Spying on Bacteria: Putting antimicrobial resistance under the spotlight
Dr Raveen Tank is a Postdoctoral Researcher working in Rok Krasovec’s group at The University of Manchester
I recently joined The University of Manchester as a Research Associate, where I use Super Resolution Microscopy to investigate DNA mutations in bacteria which can result in antimicrobial resistance.
Having studied Physics at The University of Salford I did my PhD “Using STORMForce for understanding how bacteria grow and die” at The University of Sheffiled under the supervision of Professor Jamie Hobbs, Professor Simon Foster and Professor Ashley Cadby. It was like entering an entirely new world, leaving a pure physics degree where I had only touched on biophysics and being immersed into a word where our understanding of physics was used as an application to investigate biological processes. I used atomic force microscopy (AFM) and Super resolution fluorescence microscopy to investigate how bacterial cell wall is formed. Cell wall is made of a material called peptidoglycan which is the main target for antibiotics, however we still know very little about the structure of peptidoglycan and its dynamics throughout the cell cycle. Atomic force microscopy can provide near molecular resolution images of biological systems but typically provides limited chemical information. Conversely, while super-resolution optical microscopy allows localisation of particular molecules and chemistries, even to the single molecule level, information on the molecular context is difficult to obtain. These approaches were combined into STORMForce (stochastic optical reconstruction with atomic force microscopy) to map the synthesis of the bacterial cell wall structural macromolecule, peptidoglycan, during growth and division in the rod-shaped bacterium Bacillus subtilis. This technology can be used to aid our understanding of the bacterial structure and aid in our combat against antimicrobial resistance.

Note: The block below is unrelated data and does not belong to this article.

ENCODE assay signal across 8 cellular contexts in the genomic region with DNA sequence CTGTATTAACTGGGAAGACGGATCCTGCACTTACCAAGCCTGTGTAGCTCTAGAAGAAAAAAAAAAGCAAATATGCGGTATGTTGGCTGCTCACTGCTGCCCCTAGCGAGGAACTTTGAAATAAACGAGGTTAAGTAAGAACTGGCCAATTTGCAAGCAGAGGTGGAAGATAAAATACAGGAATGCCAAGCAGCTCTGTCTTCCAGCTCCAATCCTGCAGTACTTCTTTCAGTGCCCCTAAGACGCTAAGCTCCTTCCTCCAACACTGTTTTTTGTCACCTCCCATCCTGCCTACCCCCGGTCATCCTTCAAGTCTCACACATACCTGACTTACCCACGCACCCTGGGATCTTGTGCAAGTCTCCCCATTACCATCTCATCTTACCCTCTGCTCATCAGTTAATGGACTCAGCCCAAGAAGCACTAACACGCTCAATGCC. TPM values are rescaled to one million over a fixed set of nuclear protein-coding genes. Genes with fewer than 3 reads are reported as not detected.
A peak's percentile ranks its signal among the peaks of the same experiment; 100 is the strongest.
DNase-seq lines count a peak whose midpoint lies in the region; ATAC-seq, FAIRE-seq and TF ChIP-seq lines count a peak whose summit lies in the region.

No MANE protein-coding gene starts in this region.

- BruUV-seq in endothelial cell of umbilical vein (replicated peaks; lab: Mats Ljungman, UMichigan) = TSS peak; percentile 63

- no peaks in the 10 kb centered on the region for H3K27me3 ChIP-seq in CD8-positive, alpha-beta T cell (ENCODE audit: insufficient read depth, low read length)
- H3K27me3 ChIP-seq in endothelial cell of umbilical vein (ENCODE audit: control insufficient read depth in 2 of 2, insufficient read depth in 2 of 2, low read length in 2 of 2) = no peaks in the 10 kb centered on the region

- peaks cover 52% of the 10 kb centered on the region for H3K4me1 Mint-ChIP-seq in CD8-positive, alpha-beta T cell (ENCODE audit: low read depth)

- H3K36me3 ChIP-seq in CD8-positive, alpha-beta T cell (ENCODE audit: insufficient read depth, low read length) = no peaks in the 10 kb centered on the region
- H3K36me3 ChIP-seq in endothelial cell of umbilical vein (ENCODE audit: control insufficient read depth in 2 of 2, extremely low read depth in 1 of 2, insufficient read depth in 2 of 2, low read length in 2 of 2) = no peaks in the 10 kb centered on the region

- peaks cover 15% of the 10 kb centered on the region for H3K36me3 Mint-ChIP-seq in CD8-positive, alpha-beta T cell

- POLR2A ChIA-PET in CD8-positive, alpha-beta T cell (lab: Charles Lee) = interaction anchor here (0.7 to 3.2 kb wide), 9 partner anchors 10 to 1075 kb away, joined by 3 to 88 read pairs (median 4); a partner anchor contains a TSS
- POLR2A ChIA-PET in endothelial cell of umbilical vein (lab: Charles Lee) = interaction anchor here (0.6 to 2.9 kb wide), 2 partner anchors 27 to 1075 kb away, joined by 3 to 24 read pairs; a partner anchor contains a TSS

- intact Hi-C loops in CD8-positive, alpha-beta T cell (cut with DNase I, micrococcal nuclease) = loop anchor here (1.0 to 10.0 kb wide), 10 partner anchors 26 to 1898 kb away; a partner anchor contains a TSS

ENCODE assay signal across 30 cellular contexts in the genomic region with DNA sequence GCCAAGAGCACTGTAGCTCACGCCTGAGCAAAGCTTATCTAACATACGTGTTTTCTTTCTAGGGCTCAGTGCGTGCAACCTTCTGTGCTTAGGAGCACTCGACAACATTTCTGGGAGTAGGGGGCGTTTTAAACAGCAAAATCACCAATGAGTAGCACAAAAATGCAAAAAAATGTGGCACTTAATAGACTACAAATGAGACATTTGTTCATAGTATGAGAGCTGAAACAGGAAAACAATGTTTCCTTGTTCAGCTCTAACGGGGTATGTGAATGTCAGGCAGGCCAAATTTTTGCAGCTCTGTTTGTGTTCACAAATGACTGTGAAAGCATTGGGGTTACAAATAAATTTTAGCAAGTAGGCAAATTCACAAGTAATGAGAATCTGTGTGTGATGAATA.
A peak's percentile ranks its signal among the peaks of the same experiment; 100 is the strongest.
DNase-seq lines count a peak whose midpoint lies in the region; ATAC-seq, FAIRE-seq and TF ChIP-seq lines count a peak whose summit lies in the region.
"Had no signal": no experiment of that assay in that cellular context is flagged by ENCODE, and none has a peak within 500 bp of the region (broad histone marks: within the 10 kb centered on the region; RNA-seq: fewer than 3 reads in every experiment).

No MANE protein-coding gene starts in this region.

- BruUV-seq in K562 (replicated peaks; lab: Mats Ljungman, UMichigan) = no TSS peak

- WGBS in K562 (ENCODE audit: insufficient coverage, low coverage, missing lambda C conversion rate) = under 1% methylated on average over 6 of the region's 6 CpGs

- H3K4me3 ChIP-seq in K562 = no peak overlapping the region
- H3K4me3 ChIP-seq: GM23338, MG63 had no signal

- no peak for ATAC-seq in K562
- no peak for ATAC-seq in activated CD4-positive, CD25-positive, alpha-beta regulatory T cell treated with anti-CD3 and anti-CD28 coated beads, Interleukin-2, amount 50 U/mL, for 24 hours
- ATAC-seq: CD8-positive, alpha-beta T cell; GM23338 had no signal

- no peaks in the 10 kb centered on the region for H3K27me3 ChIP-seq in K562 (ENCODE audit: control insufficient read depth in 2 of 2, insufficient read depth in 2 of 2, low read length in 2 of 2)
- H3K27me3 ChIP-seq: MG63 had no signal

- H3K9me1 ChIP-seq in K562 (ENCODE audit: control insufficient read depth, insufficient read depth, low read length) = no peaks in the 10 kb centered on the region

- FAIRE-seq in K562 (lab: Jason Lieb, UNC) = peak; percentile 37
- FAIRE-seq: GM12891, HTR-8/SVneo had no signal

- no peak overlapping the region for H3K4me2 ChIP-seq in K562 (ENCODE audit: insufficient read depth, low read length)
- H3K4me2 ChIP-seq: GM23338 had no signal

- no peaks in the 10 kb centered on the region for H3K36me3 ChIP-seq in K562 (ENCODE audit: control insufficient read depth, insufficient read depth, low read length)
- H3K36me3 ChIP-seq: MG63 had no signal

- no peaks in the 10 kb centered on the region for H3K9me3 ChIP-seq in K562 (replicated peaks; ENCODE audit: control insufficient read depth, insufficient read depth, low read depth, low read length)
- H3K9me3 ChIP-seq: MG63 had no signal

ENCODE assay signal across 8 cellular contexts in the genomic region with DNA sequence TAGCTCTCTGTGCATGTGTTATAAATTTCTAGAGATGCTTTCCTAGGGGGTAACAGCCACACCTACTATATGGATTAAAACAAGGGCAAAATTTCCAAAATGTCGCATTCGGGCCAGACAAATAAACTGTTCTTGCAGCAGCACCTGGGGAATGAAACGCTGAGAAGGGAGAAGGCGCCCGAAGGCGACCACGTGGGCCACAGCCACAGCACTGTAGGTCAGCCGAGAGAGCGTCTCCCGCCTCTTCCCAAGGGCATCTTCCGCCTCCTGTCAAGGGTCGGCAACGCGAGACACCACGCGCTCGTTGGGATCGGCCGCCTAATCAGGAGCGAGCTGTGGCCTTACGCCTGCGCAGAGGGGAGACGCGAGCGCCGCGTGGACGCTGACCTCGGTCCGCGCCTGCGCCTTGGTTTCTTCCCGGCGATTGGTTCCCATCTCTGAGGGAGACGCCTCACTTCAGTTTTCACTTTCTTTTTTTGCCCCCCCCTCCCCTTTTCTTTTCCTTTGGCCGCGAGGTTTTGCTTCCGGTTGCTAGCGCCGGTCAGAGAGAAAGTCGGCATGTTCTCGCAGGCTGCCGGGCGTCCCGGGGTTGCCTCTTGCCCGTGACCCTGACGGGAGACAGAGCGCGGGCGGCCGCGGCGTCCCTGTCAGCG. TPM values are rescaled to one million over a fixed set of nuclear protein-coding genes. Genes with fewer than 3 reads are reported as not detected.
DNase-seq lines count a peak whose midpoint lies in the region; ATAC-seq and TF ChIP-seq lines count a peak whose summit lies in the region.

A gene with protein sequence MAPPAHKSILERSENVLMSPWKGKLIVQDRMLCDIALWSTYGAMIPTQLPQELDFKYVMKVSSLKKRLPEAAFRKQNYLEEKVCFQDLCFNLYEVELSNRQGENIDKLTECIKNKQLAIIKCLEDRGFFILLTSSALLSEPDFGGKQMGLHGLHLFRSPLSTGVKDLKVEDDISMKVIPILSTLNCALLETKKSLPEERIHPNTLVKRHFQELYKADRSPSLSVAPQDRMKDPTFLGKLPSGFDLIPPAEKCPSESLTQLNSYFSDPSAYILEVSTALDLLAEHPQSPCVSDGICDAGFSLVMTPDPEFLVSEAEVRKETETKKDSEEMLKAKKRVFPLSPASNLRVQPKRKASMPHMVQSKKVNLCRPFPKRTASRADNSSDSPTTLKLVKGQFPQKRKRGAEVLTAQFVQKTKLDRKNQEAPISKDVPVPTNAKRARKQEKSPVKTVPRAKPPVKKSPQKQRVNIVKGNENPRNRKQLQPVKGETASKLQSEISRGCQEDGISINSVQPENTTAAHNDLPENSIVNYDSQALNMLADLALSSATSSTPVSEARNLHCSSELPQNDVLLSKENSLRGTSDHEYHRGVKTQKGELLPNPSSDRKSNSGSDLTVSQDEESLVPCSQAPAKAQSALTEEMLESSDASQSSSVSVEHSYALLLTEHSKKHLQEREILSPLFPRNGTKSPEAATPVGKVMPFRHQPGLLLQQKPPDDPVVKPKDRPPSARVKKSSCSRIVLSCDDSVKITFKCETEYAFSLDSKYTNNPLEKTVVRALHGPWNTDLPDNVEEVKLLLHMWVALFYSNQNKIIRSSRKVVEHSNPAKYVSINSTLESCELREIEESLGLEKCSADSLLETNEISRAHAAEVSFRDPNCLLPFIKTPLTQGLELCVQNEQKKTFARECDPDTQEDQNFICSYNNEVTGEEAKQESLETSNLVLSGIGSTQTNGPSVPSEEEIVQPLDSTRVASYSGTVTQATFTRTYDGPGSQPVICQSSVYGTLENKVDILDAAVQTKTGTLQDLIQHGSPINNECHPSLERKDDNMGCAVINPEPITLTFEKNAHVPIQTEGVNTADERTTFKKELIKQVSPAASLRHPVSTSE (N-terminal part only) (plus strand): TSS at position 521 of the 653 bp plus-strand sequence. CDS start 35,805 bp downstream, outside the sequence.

At Manchester I am continuing to combine my training in physics with biological questions in the Krašovec and MERMAN group where I am currently imaging DNA repair proteins within living bacterial cells. Using super resolution fluorescence optics in correlation with microfluidic devices we are able to see individual DNA repair proteins as they move around the cell. The microfluidic devices we use are really cheap as they are cast using PDMS from a silicone nitrite mould. Imaging the bacteria in this way allows for us not only to track DNA repair proteins in single cells in a more native environment but to also investigate how cell-cell interactions within a population of cells affect mutation dynamics. In the time I have done this project I have learnt so much microbiology and I have actively felt my brain being pushed out of its comfort zone, helping me see problems from a different perspective.
By pushing research in a more interdisciplinary direction we are able to combine optical physics with microbiology to visually pinpoint events of mutations which can lead to bacterial evolution and subsequently antimicrobial resistance, all in a more native environment provided by the microfluidic device. For me this has always been the beauty of interdisciplinary science. You are surrounded by people with a wealth of knowledge, coming from different backgrounds and using their combined experience to tackle problems and develop solutions coming from a different perspective. The AMR crises needs this kind of research, “many hands makes light work” and that’s never been truer than with the many minds collaborating in interdisciplinary science.